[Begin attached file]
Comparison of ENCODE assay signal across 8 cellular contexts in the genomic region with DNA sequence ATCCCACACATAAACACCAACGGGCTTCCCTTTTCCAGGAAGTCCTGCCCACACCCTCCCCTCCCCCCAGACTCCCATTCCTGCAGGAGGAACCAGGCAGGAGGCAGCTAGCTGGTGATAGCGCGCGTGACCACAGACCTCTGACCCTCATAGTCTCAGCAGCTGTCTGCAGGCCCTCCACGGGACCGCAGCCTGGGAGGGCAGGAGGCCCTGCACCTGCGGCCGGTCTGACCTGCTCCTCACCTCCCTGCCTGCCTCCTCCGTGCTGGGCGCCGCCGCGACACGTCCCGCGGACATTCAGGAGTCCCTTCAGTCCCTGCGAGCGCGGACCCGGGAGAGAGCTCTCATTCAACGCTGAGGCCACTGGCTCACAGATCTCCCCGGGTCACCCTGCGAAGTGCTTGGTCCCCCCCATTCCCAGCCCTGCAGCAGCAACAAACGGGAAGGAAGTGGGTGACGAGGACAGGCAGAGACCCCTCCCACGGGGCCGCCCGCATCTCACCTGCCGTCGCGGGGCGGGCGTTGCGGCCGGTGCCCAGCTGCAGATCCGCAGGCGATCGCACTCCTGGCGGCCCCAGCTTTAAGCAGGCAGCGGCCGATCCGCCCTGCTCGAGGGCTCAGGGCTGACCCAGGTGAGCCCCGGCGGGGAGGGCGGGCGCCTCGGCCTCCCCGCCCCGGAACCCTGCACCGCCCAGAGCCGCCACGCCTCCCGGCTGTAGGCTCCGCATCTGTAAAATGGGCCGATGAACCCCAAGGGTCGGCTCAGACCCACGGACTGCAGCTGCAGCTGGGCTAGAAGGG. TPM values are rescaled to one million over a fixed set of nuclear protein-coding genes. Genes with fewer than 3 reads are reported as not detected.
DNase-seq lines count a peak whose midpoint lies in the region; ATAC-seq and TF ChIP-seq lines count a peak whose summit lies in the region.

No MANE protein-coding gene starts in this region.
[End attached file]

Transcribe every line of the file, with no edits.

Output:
Comparison of ENCODE assay signal across 8 cellular contexts in the genomic region with DNA sequence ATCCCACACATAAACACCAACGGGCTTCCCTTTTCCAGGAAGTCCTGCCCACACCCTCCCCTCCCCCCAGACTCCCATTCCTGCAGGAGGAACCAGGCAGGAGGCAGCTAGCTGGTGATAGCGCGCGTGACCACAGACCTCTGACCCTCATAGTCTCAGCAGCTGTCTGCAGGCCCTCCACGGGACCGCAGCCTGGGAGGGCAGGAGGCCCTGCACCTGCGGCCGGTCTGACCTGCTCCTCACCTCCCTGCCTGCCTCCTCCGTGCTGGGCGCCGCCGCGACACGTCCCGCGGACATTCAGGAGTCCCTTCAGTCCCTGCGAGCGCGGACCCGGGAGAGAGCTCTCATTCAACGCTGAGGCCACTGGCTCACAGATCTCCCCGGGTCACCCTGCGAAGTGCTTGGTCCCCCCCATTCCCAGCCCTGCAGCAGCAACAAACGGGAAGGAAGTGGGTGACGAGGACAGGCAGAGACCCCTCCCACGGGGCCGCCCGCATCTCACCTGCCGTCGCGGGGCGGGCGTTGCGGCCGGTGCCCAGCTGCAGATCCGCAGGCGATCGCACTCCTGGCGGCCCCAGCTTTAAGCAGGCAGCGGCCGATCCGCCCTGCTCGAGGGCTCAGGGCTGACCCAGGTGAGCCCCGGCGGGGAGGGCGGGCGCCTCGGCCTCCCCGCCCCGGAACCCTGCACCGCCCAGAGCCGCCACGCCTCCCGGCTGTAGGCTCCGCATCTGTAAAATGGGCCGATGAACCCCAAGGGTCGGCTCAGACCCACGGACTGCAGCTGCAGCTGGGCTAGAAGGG. TPM values are rescaled to one million over a fixed set of nuclear protein-coding genes. Genes with fewer than 3 reads are reported as not detected.
DNase-seq lines count a peak whose midpoint lies in the region; ATAC-seq and TF ChIP-seq lines count a peak whose summit lies in the region.

No MANE protein-coding gene starts in this region.